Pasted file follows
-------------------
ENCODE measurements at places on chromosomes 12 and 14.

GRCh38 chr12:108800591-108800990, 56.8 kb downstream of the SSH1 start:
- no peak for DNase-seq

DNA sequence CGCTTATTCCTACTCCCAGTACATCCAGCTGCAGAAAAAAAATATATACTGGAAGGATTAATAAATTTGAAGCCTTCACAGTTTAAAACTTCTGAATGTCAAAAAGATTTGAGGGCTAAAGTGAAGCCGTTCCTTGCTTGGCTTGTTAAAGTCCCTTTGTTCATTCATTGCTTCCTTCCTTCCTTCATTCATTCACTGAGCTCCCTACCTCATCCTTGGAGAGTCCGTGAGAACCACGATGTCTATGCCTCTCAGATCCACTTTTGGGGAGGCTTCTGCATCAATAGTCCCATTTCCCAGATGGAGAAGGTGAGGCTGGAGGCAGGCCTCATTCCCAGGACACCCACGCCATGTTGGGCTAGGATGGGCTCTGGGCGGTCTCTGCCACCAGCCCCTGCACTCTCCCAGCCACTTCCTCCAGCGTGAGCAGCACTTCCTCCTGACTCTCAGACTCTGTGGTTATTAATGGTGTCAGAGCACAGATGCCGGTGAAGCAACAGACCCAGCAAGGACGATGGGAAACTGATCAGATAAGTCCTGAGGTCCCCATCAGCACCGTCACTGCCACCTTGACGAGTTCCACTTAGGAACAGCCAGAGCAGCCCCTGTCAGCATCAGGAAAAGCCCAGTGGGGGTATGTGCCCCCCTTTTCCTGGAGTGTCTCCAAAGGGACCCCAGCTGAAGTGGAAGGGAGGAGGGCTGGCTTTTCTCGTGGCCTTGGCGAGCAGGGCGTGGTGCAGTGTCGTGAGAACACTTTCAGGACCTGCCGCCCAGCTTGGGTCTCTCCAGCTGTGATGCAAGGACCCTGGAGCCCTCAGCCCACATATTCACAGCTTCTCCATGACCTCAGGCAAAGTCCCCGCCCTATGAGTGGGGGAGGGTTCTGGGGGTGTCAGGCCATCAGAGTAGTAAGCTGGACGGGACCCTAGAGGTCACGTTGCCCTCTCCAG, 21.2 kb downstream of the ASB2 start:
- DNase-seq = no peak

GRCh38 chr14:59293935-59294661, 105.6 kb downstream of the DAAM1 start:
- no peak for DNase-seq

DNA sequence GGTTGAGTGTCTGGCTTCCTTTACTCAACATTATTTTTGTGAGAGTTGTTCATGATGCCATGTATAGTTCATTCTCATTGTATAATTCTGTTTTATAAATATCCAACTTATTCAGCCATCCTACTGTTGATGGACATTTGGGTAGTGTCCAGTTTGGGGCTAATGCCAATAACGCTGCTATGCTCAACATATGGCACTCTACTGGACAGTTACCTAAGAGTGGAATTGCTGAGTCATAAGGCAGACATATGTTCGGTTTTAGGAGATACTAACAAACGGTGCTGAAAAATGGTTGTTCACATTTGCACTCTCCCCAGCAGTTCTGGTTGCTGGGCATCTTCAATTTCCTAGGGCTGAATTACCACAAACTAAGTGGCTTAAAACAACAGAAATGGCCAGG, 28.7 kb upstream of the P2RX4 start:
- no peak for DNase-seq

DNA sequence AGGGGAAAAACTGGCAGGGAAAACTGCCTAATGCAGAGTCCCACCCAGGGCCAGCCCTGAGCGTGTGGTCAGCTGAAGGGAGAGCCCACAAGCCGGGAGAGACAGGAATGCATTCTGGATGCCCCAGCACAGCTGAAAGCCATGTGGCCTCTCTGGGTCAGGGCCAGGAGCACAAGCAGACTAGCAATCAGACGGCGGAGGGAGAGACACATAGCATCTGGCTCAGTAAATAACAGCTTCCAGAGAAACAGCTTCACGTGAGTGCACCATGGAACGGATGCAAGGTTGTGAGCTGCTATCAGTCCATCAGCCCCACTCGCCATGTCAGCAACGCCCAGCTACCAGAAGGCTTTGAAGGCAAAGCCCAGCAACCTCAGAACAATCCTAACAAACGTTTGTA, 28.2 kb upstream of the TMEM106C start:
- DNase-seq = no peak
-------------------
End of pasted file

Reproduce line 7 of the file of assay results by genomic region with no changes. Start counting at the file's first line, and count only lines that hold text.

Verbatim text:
- no peak for DNase-seq